NEW WAVE: Campers at Ocean Pitch in Devon can take in the views over Croyde’s sleepy village
A surfboard atop every campervan, however, alludes to the fact that Ocean Pitch is just such a place, with an unbeatably handy location overlooking Croyde Bay. Unsurprisingly, the campsite has been designed to suit the crowd – there are outside showers for wetsuits, boards for hire and an affi liation with the local surf school – but it’s a great spot for everyday campers too.
There’s an easy, scenic walk along the National Trustowned headland to Baggy Point and beyond lies vast Woolacombe Sands (another popular surf spot).
Croyde itself lends the campsite extra appeal – in summer the pubs, shops and surfer crowd give a vibrancy that rightly crowns the place as Devon’s surfi ng capital.
From £15 per adult/£7.50 per child, self catering. Under-3s not permitted.
Hemscott Hill farm, Northumberland
For the closest of seaside stays, this “almost wild” campsite is set among the sand dunes behind sevenmile-long Druridge beach. Pitches are on fl at and meadowy aprons surrounded by spiky marram grass and sea sponge, while facilities are minimal.
There are cold showers, composting toilets and no electricity, although a 10-minute walk to the farmyard does give access to warmer and more flushable options. Evening campfires are a must, followed by kicking off your flip-flops and crawling into bed, soothed to sleep by the sound of crashing waves.
Bring bikes to make the most of Northumberland’s Coast & Castles cycle route, which runs directly past the site, or hire them in the nearby town of Amble.
From £15 per night, self catering
Celtic camping, Pembrokeshire
Set atop the craggy cliffs overlooking Abereiddy Bay, this farm-turned-campsite has, over the past two decades, transformed from a tiny camping meadow into a full-blown family haven.
Outbuildings have been converted into bunkhouses for larger groups and there are a handful of electrical hook-ups for campervans and caravans.
Bushcraft courses, which include everything from fire lighting to raft building, are available in summer and it’s a 20-minute stroll via the Pembrokeshire Coast Path to Abereiddy Beach.
From £10 per adult/£5 per child, self-catering.
Cleadale Campsite, Isle Of Eigg
Cleadale campsit, Isle of Eigg
From the west coast of the Scottish Highlands, ferries run from Mallaig to this remote and innovative island. Bought by the local community 20 years ago, Eigg has become renowned as a bastion of sustainability, generating its own electricity through solar, wind and hydropower.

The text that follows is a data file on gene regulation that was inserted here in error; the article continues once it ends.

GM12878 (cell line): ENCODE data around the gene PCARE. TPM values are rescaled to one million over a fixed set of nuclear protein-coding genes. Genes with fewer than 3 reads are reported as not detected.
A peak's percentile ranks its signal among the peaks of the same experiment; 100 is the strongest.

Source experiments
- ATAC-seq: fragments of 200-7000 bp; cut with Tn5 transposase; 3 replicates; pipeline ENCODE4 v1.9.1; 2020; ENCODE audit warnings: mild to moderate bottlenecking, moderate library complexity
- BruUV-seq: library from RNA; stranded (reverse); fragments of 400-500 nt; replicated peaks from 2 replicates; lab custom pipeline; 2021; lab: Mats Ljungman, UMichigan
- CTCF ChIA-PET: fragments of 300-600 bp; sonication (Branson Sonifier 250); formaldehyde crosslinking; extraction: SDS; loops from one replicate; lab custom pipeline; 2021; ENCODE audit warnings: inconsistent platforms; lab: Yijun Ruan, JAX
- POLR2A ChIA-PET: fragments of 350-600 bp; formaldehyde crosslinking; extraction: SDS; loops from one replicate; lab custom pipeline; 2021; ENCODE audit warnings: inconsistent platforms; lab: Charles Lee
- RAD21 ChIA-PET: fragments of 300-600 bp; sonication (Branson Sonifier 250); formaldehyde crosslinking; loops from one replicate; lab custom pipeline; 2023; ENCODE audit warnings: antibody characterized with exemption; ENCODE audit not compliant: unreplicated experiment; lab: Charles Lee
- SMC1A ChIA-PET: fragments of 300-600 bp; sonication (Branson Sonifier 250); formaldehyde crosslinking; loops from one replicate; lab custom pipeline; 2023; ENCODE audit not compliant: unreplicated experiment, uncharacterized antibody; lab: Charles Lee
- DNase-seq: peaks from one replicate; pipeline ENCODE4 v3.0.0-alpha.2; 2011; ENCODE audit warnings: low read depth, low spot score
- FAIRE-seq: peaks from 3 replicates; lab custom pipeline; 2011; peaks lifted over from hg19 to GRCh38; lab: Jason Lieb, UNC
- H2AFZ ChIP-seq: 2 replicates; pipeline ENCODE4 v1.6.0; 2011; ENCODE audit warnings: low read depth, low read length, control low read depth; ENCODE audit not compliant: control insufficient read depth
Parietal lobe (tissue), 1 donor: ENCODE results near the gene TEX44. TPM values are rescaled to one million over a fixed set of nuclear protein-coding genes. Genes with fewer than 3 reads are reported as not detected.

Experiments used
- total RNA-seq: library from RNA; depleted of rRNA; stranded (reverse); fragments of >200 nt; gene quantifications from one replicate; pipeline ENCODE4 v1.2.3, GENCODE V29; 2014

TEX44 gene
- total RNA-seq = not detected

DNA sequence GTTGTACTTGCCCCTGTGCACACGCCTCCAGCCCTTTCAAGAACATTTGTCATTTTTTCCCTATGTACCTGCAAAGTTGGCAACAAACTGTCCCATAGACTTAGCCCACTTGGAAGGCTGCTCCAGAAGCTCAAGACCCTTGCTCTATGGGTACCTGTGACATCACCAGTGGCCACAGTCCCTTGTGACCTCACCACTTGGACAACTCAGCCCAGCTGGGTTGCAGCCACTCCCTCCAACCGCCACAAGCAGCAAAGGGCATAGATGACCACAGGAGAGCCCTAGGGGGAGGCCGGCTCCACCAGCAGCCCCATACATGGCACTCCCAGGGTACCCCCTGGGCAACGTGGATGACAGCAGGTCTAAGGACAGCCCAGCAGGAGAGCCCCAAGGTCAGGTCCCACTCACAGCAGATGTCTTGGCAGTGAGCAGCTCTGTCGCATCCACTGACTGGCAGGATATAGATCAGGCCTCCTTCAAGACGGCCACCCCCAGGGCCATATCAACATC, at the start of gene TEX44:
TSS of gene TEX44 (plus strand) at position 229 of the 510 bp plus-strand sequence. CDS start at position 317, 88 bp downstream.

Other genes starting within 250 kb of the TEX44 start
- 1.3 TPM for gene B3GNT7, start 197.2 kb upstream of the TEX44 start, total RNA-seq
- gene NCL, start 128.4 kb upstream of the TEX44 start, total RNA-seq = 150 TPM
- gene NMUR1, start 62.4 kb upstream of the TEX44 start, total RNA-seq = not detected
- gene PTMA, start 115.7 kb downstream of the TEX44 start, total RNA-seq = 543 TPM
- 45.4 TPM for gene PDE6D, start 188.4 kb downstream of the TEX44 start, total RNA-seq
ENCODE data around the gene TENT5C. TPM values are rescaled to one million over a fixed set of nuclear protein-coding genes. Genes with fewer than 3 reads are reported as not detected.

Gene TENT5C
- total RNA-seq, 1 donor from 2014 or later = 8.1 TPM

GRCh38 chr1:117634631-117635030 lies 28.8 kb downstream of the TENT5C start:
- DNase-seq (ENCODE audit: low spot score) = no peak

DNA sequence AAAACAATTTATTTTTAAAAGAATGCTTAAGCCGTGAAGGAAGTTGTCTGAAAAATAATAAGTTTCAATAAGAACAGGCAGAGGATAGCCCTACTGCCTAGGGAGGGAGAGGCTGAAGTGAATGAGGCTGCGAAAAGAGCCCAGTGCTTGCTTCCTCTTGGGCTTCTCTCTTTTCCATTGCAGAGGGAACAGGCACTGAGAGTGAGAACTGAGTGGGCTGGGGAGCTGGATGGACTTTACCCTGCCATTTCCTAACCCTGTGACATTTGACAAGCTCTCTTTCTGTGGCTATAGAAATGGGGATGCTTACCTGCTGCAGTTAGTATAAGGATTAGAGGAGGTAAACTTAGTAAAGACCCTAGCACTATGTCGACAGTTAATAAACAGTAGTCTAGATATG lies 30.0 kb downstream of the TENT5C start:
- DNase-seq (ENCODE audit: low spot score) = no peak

At its northern tip, a tiny organic farm plays host to the island’s most wild and well-placed campsite. Below a natural amphitheatre of towering cliffs, pitches look out across a shimmering Hebridean sound to the Isle of Rum’s jagged mountains.
A short stroll away, a white sandy beach awaits, and the nearest shop is less than four miles away.
From £6 per adult, children free, self-catering.
HOT SPOT: Eweleaze Farm offers clifftop campfires
Eweleaze farm, Dorset
This temporary farm campsite – open during school summer holidays only – is probably the largest tent-only campsite in the UK. Over 1,000 people a day share the clifftop location, looking out across Weymouth Bay to the Isle of Portland, but with field after field of space it’s never overcrowded.
Campfires are permitted and the array of food and drink options could compete with many festivals – there’s a juice bar, pizza van, coffee shop, patisserie and crepe stall, among others, plus the original farm shop.
At the foot of the site, a private shingle beach can be reached via steps from the meadows.
The swimmers’ pontoon is a big hit with kids, while longer walks are ideal for fossil hunting.
From £7 per adult/£3.50 per child, self-catering. Under-3s free.
Trwyn Yr Wylfa camping, Conwy
Where the mountains of Snowdonia slip into the Irish Sea, Trwyn Yr Wylfa occupies one of the few flattish strips of tent-friendly grassland.
The new and excellent facilities include wifi, laundry facilities and a communal washing-up area. Penmaenmawr Beach and a good pub are within easy walking distance.
To the south, hills climb away towards Taly Fan mountain and 3,000ft Foel Fras, while more local footpaths offer a three-mile wander to the historic walled city of Conwy and it’s only a half-hour drive to Llanberis and the foot of Snowdon.
From £9 per night, self-catering.
For more information and booking of all campsites visit: coolcamping.com. The new book, Cool Camping: Coast, is out now (£16.95).